Phish, 'New Year's Eve 1995 - Live at Madison Square Garden'
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Phish, ‘New Year’s Eve 1995 – Live at Madison Square Garden’ (2005)

Perhaps more than any other show, Phish's New Year's Eve 1995 (to 1996) extravaganza at Madison Square Garden set the commercial and artistic bar for the jam legions that followed. Bordering on musical theater starring four longhaired nerds, their three sets packed in one stunt after another. But as always, the band's most impressive tricks were in their improvisation, including a delicate second set-ending delay loop motif that later turned up on Trey Anastasio's homemade side project One Man's Trash as "That Dream Machine." "It felt like an era was coming to an end," Anastasio told Parke Puterbaugh of the band's massive extended fall 1995 trek, featuring some of the Vermont quartet's all-time noisiest excursions. New Year's '95 would prove to be a renewable resource, yielding an instant classic tape, months of fan debate ("Did Trey tease 'Fire on the Mountain' in 'Drowned'?"), a three-CD set and, most recently, a six-LP Record Store Day edition. Jesse Jarnow

Peter Frampton, 'Frampton Comes Alive!'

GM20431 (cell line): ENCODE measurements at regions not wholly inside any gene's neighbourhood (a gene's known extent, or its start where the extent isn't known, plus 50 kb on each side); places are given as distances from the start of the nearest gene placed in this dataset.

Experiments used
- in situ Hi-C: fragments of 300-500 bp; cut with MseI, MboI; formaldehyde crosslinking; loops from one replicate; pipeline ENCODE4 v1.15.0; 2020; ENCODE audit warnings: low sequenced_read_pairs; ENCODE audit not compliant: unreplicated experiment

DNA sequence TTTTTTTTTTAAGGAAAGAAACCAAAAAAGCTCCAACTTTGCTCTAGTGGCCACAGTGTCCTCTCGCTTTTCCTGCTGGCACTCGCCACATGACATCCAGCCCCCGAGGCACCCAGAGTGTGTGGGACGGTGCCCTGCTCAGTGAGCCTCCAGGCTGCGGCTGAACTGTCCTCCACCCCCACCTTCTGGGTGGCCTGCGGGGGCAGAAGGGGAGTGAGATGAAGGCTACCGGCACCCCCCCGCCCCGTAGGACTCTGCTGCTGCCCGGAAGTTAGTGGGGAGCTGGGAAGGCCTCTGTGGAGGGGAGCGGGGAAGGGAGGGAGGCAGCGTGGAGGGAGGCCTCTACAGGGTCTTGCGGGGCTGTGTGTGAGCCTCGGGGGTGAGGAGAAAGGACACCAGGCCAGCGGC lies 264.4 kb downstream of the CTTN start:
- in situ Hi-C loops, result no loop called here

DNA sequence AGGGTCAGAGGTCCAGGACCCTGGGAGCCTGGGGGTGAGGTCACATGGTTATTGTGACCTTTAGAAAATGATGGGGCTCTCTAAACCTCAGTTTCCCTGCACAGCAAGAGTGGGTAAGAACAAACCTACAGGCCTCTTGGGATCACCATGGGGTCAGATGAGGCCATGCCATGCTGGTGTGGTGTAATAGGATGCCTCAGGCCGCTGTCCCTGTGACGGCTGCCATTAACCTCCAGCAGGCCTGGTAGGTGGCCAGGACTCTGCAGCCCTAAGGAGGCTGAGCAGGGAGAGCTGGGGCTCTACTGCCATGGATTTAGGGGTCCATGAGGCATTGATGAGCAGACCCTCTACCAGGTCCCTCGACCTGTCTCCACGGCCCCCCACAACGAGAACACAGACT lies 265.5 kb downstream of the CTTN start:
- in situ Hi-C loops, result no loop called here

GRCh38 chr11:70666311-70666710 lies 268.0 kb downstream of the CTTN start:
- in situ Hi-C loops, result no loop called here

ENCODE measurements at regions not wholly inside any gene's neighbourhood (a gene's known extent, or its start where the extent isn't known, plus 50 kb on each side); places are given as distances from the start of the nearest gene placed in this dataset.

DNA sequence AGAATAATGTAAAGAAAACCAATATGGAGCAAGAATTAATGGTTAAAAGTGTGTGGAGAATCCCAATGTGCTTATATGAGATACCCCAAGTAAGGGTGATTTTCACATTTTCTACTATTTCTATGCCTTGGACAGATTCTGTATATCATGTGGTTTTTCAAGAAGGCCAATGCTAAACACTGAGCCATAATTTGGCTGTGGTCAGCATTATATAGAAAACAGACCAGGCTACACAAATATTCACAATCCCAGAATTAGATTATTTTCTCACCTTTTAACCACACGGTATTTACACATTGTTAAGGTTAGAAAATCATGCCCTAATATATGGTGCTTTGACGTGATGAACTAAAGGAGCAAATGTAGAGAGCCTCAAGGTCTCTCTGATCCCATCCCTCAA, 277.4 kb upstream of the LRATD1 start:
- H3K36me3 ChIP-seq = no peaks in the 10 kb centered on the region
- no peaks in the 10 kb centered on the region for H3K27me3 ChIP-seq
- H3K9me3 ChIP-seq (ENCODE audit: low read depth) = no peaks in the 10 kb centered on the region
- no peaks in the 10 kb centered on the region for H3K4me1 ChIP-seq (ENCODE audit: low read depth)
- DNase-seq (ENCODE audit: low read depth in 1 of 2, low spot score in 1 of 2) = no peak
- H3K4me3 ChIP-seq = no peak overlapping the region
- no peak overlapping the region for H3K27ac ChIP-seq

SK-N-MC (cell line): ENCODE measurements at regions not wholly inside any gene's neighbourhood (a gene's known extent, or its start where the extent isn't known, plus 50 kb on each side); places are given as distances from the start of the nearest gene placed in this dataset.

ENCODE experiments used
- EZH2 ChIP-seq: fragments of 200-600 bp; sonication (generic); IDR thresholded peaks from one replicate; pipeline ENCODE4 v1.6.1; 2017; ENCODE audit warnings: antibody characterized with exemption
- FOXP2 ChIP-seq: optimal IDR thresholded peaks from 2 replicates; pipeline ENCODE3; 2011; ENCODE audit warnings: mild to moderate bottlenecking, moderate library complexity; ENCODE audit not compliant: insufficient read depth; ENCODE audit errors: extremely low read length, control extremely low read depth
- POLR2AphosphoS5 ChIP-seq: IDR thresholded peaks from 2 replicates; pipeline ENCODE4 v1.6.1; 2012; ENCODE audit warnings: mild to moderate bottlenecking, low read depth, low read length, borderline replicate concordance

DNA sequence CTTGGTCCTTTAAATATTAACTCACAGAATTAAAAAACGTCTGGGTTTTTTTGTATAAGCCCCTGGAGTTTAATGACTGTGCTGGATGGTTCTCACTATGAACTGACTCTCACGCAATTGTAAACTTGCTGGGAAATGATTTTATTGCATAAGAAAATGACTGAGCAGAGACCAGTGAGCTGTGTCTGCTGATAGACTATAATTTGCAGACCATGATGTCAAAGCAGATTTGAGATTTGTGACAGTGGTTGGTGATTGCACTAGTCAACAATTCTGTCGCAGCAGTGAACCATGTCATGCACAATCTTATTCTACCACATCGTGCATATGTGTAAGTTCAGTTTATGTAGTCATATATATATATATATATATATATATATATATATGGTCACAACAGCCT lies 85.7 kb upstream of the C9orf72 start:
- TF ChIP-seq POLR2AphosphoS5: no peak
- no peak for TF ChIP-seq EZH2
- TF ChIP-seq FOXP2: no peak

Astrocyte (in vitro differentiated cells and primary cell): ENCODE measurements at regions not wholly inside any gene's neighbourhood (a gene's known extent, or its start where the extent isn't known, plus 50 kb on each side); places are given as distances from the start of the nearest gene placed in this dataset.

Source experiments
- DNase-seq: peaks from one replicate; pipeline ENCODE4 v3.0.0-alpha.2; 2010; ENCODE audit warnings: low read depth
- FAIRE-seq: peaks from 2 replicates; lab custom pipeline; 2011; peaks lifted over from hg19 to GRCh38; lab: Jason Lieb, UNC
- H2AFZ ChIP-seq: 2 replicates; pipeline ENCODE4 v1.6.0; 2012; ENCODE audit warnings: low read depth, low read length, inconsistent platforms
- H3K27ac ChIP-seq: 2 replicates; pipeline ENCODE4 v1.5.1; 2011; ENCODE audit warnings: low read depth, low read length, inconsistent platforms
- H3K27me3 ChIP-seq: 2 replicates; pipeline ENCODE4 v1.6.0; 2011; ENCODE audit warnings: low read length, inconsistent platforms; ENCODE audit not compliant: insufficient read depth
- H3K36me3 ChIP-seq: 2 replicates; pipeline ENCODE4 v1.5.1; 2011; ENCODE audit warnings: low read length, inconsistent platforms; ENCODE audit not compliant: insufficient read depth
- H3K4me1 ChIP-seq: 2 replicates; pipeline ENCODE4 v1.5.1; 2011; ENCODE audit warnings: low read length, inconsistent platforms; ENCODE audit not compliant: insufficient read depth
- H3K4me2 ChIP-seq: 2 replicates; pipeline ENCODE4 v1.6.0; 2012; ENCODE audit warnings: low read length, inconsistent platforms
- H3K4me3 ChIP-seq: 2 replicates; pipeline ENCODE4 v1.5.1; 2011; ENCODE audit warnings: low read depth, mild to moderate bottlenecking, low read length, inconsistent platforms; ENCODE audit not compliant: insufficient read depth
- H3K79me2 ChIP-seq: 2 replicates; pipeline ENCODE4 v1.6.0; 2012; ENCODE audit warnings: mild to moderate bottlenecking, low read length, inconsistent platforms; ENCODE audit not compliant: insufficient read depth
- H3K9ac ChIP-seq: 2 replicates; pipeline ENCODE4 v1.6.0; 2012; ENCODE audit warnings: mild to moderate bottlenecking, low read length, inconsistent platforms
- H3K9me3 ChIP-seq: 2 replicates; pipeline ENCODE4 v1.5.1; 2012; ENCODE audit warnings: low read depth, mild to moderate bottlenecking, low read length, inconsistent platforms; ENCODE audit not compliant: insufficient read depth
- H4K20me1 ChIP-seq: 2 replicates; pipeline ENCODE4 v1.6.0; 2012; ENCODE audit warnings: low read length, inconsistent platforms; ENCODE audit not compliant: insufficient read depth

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Peter Frampton, ‘Frampton Comes Alive!’ (1976)

In the summer of '76, nothing was in the air like Frampton Comes Alive!, the ultimate example of the double-live album with gatefold cover — it was supposed to be just a single album until A&M Records took the unusual step of insisting on a second disc. Frampton, a journeyman Humble Pie guitarist gone solo, happily obliged. "Baby, I Love Your Way," "Show Me the Way" and most of all "Do You Feel Like We Do" came to life in the live setting (all 14 minutes of it). Even the crowd noise sounds sensational. Frampton Comes Alive! quickly became the biggest-selling album of all time until the Saturday Night Fever soundtrack topped it. "A year before Frampton Comes Alive! we had released the studio version of "Show Me The Way" as a single…and it totally tanked," Frampton told MusicRadar. "It was pretty strange to put out the live version and watch it go through the roof. It was still the same song. What had changed? AOR was the big radio format at the time. And they were playing Frampton Comes Alive! like crazy. If you put on an AOR station — any station — you’d hear pretty much all the songs from that record." David Menconi

B.B. King, 'Live in Cook County Jail' (1970)
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B.B. King, ‘Live in Cook County Jail’ (1970)

B.B. King's openers had a rough time. As an announcer welcomes the likes of Sheriff Joseph Woods to the stage before the blues legend takes the stage for a 1970 show at Chicago's Cook County Jail, the prisoners greet the officer with aggressive boos and jeers. It was a tough crowd, but King entranced them with ease and humility. He was gracious, flirtatious and even self-deprecating as he effortless ripped through songs like "Worry, Worry" and "Sweet Sixteen." "It was the best show we ever had," said the Department of Corrections Superintendent Winston Moore who had invited King to perform for the prisoners. By the time he finished on a sweet note with the ballad "Please Accept My Love," King had the crowd on their feet, hollering ecstatically. Brittany Spanos